Home Business Talking Marijuana: DOT & Non-DOT Best Practices Are Mission Critical

Talking Marijuana: DOT & Non-DOT Best Practices Are Mission Critical


How is the waste and recycling sector dealing with the question (and legality) of marijuana use by employees? At WasteExpo 2022—North America’s largest waste, recycling, and organics tradeshow—a popular session focused on this important question and more.  

The “Marijuana (and Other Substances): DOT & Non-DOT Best Practices” session looked at how administrations on the federal and state level are introducing new opportunities and challenges for the waste and recycling sector, including ever-changing laws that impact medical cannabis, CBD, and workplace drug testing. Compliance and safety are always key concerns for haulers; this essential industry puts large trucks on the road every week. Staying up on the latest regulations, and sharing best practices, is mission critical. 

Confusion looms and this open discussion brought many issues to light. The panel discussion featured Selin Hoboy, vice president, EHS & compliance, GFL Environmental; Shawn Mandel, vice president, safety & risk, Waste Connections; and Romeo Vellutini, director of environmental health & safety, Waste Pro USA; it was moderated by Tony Cardamone, vice president, sales & marketing, Concorde, Inc.

Cardamone first addressed DOT regulations because those are the most “cut and dry; at the end of the day, federal regulation is ‘no marijuana;’ that’s it.” But, in working at a testing company, he often sees misunderstandings: “A driver might say, ‘oh it’s legal in my state, now I can do it.’” He asked the panelists what they are seeing. 

Mandel noted that Waste Connections has some operations in New York, a state that has recently passed some tighter restrictions around the use of marijuana and the ability of the employer to take adverse action against employees found under the influence, “basically saying you’re prohibited from terminating those individuals. [But] unfortunately the union that we deal with had some questions about their interpretation of that.” Ultimately, he emphasized, “it really is the federal rules that trump those state requirements.” 

Vellutini noted that, “For us mostly, I think it’s educational. In Florida, where a large part of Waste Pro’s business is, I think it was two years ago that marijuana was legalized, and we had to really quickly get on top of the misinformation; just the buzz that runs through where drivers thought, ‘hey we can do this.’ We put together an informational poster that we actually put through all ten states, setting the record straight about what was really happening. We even handed out a printed letter that’s now ten, twelve years old from the head of the DOT where he just emphatically says that federal law trumps state law, so don’t do it.” We also had a lot of drivers who were using CBD oil and had to work through disinformation that went around [about that].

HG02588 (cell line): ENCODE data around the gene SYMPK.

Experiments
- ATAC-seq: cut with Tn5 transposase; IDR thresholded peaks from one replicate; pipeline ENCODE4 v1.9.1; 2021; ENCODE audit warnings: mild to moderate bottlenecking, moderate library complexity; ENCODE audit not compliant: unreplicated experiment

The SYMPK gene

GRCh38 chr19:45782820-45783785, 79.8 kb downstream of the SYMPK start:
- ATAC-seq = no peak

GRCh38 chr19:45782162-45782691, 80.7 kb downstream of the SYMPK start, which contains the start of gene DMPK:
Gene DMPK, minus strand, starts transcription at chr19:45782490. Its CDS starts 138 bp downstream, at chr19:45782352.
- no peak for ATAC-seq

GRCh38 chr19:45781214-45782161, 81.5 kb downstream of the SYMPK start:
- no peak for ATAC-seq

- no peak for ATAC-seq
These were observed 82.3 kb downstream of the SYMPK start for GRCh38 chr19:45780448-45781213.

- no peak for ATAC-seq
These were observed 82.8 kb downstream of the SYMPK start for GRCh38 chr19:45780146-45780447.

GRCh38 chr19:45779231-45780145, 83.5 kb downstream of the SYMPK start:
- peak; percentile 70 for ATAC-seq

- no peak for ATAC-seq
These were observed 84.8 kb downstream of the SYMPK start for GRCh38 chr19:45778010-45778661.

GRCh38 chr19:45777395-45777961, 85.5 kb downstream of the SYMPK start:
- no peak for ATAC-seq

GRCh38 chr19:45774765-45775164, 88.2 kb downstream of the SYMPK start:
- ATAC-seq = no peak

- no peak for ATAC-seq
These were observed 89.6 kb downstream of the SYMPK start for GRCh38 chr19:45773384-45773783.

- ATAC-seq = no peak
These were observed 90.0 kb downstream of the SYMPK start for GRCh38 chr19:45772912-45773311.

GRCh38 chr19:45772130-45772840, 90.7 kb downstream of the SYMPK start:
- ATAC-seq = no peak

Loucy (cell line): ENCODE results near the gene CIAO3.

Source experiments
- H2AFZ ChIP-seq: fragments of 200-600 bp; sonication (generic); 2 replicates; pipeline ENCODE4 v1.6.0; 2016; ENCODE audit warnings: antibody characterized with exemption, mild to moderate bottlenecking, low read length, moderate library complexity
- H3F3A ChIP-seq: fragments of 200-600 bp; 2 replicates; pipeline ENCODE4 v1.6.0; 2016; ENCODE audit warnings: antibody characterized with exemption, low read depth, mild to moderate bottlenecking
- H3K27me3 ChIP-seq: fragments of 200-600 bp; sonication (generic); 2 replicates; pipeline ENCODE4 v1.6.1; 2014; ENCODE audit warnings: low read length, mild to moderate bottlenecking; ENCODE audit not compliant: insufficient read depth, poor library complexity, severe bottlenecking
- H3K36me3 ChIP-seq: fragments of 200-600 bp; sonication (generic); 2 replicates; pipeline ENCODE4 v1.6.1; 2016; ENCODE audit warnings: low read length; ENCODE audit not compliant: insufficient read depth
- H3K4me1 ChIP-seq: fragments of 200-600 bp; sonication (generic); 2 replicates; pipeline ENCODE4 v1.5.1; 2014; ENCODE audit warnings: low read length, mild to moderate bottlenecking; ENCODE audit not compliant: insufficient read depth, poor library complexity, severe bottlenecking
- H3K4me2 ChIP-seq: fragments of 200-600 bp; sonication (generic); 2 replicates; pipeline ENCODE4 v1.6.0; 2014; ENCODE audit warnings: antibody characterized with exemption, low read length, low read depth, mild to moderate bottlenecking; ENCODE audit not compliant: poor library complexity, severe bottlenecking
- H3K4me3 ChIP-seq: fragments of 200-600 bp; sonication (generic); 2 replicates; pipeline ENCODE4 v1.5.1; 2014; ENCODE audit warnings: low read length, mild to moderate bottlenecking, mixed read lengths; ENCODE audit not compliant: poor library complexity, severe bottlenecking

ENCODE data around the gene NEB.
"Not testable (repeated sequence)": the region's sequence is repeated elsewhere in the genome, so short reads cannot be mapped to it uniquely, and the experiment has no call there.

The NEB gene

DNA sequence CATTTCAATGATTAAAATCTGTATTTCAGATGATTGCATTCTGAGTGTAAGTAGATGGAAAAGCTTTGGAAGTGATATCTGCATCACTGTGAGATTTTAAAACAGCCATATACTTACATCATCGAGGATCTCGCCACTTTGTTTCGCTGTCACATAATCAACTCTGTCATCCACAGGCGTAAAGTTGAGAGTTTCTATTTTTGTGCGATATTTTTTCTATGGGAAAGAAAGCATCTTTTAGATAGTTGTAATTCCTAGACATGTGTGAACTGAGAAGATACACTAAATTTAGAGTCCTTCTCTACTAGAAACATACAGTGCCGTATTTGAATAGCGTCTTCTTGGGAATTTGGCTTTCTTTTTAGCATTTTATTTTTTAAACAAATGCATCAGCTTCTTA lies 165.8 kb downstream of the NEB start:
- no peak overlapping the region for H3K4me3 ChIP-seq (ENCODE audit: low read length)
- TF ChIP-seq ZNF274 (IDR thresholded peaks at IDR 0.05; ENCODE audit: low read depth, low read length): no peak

Hoboy brought up the topic of interstate versus intrastate business. Some of the arguments her company has heard include, “Well, we’re an intrastate driver.” In other words, “The driver never leaves that state, so how do the federal rules apply?” GFL has tried to “make it super clear that if you’re driving, you’re in a safety-sensitive position, it’s not legal; it’s not acceptable.”

Cardamone then asked the speakers about non-DOT. He noted that, “from a policy standpoint for non-DOT, you have to have a clear-cut, very well-written policy. How often do you guys review that?” Mandel said that Waste Connections reviews it “at least on an annual basis; we have a group of HR professionals, our legal team, and our safety and risk folks, that will get together and take a look.” He went on to note that, “there are obviously state amendments that we have to the policy to ensure we’re compliant.” Also, “when changes come down at the state or federal level, [for instance], I know right now there are a lot of discussions around the oral swab testing, and there are some aspects we’re questioning if it goes through—so we’re always having discussions about it, but formally we’ll sit down about once a year.” Hoboy agreed and noted that, “we’re looking at the option of eliminating marijuana from our non-safety-sensitive positions.” Cardamone observed that this is a “huge trend.” 

The discussion turned to how frontline employees can help each other to stay safe and be accountable when it comes to marijuana use. Hoboy recounted an accident that took place due to a worker having marijuana in their system—and she wondered why the driver did not speak up about the potentially unsafe condition. Now, “we’re trying to have the conversation and say, ‘look, this is about your teammates. You are in it together. If you see someone in that kind of trouble, it’s not funny; it’s not fun. This is serious business.” Mandel agreed and said it’s all about “empowering your folks.”